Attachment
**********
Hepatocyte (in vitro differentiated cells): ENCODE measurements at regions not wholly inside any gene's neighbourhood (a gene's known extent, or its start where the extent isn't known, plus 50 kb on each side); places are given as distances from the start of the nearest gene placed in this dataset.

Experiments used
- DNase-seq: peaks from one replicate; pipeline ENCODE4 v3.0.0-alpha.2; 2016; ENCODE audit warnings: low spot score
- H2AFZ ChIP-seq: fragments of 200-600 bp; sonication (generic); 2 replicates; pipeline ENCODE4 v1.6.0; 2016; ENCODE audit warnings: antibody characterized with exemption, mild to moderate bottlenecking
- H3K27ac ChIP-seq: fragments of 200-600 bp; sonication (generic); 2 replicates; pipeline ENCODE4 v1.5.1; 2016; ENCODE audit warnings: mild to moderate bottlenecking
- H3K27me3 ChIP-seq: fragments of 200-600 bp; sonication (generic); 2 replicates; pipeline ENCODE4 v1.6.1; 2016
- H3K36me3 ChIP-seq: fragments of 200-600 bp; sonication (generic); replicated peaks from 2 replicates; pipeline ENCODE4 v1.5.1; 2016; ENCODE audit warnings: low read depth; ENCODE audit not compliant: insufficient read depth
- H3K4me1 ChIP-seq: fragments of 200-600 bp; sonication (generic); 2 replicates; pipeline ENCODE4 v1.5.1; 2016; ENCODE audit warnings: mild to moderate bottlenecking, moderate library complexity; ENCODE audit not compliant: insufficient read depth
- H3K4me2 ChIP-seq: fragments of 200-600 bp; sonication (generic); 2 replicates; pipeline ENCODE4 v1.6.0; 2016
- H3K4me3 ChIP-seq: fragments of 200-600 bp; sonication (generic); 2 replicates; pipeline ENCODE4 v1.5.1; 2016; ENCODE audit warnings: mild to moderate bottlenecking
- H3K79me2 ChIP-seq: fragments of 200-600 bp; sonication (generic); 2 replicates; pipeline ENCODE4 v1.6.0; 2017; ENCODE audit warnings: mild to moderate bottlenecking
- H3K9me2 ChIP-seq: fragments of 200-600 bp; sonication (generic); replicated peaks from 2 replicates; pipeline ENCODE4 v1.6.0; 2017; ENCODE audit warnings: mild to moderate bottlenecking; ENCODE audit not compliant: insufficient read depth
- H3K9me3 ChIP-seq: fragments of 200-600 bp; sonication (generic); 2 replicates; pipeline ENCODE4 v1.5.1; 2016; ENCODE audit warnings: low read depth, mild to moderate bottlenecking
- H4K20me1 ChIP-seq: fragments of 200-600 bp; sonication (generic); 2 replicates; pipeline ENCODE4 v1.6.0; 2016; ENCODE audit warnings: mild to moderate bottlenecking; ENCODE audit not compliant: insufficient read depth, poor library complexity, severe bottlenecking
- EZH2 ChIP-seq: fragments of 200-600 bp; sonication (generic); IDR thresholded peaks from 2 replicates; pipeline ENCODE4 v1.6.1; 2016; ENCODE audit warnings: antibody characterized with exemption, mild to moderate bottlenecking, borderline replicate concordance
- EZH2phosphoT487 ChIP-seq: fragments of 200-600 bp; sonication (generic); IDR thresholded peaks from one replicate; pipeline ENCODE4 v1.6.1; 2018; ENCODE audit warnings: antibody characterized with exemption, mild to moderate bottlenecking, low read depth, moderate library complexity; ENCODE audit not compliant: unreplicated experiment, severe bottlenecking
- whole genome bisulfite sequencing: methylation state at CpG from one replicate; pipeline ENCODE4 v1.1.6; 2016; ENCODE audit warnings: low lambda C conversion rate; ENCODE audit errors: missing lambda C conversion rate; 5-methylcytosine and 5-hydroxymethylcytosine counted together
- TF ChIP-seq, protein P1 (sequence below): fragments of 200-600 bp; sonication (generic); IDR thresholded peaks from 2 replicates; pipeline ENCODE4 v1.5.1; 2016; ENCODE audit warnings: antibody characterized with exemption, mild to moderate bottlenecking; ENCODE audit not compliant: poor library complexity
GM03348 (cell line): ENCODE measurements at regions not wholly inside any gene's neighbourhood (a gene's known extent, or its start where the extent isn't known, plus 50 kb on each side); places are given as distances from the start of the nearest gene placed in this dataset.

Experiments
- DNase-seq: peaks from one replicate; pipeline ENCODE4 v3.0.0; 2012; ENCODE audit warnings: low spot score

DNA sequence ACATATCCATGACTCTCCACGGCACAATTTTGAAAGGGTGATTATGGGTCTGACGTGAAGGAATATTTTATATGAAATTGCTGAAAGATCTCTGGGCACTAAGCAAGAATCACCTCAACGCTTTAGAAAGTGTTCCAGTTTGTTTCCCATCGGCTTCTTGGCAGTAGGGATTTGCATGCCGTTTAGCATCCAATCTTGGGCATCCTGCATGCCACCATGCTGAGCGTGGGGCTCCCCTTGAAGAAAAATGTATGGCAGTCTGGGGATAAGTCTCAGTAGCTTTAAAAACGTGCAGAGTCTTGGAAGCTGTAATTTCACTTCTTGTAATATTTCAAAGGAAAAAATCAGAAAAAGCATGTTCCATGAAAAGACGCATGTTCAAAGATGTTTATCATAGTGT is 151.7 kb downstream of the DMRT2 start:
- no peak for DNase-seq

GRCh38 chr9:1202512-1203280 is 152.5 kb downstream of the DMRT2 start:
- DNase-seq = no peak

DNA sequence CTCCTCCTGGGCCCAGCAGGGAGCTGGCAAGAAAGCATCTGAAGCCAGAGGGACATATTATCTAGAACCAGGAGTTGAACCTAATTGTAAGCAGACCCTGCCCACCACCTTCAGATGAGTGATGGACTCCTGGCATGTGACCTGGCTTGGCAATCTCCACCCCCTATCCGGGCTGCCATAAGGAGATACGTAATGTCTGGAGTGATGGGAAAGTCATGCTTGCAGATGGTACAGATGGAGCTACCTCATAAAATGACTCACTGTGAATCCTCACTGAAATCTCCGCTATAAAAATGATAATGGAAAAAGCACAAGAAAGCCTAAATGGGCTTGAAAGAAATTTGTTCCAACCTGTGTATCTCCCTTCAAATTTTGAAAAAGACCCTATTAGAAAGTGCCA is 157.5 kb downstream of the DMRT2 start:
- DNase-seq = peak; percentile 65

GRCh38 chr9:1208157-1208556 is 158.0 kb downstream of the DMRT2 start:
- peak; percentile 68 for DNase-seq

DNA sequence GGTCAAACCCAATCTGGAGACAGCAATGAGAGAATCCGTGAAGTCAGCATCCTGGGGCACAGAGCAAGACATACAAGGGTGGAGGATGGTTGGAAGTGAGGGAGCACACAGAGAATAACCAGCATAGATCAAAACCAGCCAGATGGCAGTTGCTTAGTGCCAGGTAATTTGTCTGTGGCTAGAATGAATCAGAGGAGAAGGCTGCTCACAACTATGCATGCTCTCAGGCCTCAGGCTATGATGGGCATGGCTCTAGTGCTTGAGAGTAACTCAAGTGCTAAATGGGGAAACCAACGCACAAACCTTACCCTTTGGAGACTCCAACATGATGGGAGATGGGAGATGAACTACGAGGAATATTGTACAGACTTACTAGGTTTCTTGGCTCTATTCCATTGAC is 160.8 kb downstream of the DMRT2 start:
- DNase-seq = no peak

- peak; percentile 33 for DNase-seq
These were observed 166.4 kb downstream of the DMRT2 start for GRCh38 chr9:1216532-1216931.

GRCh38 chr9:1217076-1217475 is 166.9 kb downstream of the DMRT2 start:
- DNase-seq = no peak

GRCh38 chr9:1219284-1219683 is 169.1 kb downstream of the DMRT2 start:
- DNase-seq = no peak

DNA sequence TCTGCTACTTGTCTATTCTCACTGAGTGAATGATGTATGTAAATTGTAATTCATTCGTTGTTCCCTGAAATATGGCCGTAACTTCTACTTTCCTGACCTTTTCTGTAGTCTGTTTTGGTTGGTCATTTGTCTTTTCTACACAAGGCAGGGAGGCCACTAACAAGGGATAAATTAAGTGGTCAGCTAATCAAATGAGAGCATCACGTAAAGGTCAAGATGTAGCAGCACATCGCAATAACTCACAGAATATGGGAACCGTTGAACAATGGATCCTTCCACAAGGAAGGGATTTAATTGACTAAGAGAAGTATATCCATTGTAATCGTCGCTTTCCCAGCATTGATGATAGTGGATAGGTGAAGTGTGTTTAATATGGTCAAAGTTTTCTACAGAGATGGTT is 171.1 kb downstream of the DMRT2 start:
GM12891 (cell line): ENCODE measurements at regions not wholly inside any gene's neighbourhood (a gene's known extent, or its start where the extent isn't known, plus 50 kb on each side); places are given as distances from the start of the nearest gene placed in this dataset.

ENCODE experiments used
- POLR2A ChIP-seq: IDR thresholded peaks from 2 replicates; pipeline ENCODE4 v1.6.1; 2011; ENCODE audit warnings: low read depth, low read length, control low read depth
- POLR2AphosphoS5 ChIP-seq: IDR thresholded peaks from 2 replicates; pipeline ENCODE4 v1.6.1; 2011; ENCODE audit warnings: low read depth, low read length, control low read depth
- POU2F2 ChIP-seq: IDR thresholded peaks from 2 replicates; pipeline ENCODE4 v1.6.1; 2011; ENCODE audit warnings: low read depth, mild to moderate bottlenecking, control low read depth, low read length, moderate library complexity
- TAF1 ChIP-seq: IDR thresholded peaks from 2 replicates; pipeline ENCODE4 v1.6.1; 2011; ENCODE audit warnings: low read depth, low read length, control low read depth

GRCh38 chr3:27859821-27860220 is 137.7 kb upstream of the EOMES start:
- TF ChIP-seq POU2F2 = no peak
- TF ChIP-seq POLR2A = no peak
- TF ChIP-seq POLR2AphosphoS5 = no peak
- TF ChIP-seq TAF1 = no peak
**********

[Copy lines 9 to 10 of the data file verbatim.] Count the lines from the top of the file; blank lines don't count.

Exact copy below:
- H3K4me2 ChIP-seq: fragments of 200-600 bp; sonication (generic); 2 replicates; pipeline ENCODE4 v1.6.0; 2016
- H3K4me3 ChIP-seq: fragments of 200-600 bp; sonication (generic); 2 replicates; pipeline ENCODE4 v1.5.1; 2016; ENCODE audit warnings: mild to moderate bottlenecking